I’d completely forgotten about my having written this piece until I came across it recently here, complete with the photo of me (apparently in late 1999) delivering this paper at a panel discussion in Chicago. Apart from correcting a few typos and adding some other photos, I’ve reproduced it here more or less as I found it. (Afterword, April 2, 2015: I’ve done a light edit on this.) — J.R.
It’s tempting but dangerous to approach artists from exotic cultures in terms of more familiar reference points such as comparing Zhang Yimou’s Ju Dou to The Postman Always Rings Twice or reading Souleymane Cissé’s Brightness as if it were an African Star Wars, as some American and English critics have done. Yet to describe the styles and visions of the two major Iranian filmmakers of the Eighties and Nineties, Abbas Kiarostami and Mohsen Makhmalbaf, I’ve been exploring comparisons to Leo Tolstoy and Fyodor Dostoevsky — a project obviously fraught with booby traps, but one that none the less clarifies some of the important differences between these two major figures.
A key difference which has only an oblique relevance to my comparison is that Makhmalbaf has been the most popular and respected filmmaker in Iran in recent years, despite his many run-ins with state censors, while Kiarostami is a hero principally elsewhere. Within Iranian society Kiarostami is widely regarded and in some cases resented as a self-serving pet of Western critics.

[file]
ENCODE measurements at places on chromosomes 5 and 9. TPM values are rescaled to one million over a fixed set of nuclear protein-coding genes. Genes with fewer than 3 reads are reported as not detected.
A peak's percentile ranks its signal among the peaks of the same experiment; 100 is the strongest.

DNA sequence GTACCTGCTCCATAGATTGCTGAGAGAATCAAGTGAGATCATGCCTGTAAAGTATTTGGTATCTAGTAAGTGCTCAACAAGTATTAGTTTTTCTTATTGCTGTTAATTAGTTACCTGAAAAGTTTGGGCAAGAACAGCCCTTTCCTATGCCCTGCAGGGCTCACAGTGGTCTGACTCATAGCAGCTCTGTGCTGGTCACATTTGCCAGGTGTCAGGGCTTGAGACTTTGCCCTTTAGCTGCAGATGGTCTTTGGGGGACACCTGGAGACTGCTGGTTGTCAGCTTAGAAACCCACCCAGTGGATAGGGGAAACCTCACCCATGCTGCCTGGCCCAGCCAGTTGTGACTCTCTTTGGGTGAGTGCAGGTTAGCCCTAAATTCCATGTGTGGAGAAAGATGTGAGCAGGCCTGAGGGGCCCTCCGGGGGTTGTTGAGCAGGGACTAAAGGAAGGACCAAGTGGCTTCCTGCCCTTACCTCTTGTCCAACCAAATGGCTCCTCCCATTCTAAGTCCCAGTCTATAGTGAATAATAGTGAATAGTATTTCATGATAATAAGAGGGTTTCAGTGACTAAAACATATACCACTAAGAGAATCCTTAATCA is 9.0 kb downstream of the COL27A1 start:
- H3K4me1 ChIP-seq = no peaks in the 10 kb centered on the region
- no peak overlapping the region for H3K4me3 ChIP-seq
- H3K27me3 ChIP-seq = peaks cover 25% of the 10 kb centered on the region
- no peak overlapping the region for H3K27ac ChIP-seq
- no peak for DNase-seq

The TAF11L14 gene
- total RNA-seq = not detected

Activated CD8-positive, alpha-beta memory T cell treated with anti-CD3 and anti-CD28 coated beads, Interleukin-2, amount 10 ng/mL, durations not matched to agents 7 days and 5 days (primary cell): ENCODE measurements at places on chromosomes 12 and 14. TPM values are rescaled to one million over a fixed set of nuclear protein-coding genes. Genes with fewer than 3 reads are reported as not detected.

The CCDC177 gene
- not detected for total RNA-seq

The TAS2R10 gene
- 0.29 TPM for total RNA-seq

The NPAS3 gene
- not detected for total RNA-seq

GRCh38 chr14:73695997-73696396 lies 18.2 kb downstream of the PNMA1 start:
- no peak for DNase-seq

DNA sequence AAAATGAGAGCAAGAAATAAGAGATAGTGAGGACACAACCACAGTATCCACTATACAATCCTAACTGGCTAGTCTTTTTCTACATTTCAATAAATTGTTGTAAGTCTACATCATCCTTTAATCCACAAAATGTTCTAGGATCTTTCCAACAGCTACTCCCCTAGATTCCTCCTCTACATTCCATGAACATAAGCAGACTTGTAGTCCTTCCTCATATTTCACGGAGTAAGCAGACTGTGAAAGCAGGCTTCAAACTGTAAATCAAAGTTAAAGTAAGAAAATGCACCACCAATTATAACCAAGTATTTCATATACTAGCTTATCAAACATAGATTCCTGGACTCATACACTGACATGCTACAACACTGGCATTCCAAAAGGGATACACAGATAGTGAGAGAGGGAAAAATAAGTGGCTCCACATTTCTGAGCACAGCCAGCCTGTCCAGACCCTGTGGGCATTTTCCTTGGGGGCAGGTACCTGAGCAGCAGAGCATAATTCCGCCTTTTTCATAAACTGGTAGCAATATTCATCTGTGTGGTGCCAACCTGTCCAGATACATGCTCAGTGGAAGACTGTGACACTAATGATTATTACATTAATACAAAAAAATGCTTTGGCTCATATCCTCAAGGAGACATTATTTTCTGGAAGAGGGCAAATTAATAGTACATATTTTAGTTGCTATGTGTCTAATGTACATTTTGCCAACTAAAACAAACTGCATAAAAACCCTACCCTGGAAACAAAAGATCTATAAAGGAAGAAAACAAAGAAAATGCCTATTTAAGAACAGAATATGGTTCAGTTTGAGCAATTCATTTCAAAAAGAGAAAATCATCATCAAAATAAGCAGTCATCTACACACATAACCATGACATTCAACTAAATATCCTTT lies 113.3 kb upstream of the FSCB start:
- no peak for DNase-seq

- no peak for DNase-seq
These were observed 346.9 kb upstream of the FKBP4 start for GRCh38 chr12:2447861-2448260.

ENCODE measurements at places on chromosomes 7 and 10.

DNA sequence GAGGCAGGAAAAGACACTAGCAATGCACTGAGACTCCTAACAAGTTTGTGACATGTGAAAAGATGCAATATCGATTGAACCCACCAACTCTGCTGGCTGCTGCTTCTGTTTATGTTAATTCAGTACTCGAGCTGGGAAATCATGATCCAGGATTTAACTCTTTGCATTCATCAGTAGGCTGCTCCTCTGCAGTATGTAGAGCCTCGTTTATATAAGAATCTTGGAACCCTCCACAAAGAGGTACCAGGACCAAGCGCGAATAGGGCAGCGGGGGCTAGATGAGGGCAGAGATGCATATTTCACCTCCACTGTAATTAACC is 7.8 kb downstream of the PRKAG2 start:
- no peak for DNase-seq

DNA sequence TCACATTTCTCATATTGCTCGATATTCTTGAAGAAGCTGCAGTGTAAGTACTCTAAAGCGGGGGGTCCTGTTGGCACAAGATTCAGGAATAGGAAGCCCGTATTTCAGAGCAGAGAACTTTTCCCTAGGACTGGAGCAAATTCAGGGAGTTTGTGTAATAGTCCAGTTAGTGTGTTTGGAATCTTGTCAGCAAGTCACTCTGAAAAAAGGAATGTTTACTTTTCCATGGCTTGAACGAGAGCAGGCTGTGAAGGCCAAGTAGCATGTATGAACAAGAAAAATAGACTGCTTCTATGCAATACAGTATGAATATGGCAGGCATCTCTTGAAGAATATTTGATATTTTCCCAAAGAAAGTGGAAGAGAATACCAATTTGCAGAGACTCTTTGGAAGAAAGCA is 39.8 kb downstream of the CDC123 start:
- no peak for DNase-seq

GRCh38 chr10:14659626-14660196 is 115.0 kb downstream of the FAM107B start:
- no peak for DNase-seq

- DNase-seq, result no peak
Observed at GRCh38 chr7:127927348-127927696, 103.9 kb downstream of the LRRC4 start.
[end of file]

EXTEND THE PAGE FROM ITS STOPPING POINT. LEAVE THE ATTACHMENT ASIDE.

Though he came from a middle-class (albeit financially insecure) family, Dostoevsky, whose first novel was entitled Poor Folk, called himself an intellectual proletarian, and an identification with society’s lower strata is clearly central to his work, as it is to Makhmalbaf’s. A key traumatic event that shaped Dostoevsky’s future work was his arrest at age 27 for radical anti-government activities (during the repressive reign of Czar Nicholas II) and his subsequent sentencing to death by a firing squad. This sentence was commuted at the last moment, and Dostoevsky wound up with four years of hard labor in Siberia followed by four years of military service as an alternative sentence. But his belief that he was about to die left a permanent mark on his style and vision.
Something comparable happened to Makhmalbaf, a working-class fundamentalist and terrorist fighting the shah’s regime when he was arrested and tortured at the age of 17. Apparently it was only his youth that saved him from the firing squad; he wound up serving a five-year prison term that ended only with the 1979 revolution. Judging from a text by Makhmalbaf recently published in English that appears to be semi-autobiographical, he fully expected to be killed during the early stages of his incarceration.